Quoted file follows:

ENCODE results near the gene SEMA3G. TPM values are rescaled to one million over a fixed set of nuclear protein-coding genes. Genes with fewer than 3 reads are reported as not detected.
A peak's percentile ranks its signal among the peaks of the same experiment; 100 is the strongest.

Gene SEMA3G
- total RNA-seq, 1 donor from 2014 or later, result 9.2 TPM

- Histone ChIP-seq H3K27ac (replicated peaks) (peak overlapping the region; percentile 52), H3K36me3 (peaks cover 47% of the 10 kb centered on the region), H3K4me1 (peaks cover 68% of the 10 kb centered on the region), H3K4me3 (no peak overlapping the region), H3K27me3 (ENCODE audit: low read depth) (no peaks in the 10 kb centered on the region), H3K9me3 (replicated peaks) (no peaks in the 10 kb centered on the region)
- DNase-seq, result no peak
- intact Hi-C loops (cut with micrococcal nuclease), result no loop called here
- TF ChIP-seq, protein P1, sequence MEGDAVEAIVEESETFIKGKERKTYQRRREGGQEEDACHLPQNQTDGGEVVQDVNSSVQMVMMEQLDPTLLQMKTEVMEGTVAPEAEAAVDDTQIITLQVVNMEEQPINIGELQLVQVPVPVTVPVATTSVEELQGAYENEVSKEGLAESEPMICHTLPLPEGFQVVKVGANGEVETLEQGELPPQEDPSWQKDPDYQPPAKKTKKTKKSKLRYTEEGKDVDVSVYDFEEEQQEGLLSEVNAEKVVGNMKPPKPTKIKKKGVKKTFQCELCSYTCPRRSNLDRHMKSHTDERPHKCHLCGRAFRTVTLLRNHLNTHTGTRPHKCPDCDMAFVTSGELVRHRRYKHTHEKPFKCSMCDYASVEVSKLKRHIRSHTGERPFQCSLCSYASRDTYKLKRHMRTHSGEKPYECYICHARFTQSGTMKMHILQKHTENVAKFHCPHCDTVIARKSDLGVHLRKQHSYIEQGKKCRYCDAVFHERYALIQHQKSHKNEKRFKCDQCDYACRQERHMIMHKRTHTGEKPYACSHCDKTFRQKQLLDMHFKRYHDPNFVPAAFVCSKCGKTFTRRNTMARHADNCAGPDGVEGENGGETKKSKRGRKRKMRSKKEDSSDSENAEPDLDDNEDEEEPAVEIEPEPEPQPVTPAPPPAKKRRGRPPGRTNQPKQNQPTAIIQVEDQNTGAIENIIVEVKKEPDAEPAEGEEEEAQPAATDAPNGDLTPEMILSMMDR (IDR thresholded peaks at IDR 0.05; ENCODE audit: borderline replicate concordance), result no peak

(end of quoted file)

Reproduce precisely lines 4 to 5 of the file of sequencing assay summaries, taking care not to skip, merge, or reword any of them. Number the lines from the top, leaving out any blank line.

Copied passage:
- total RNA-seq, 1 donor from 2014 or later, result 9.2 TPM

- Histone ChIP-seq H3K27ac (replicated peaks) (peak overlapping the region; percentile 52), H3K36me3 (peaks cover 47% of the 10 kb centered on the region), H3K4me1 (peaks cover 68% of the 10 kb centered on the region), H3K4me3 (no peak overlapping the region), H3K27me3 (ENCODE audit: low read depth) (no peaks in the 10 kb centered on the region), H3K9me3 (replicated peaks) (no peaks in the 10 kb centered on the region)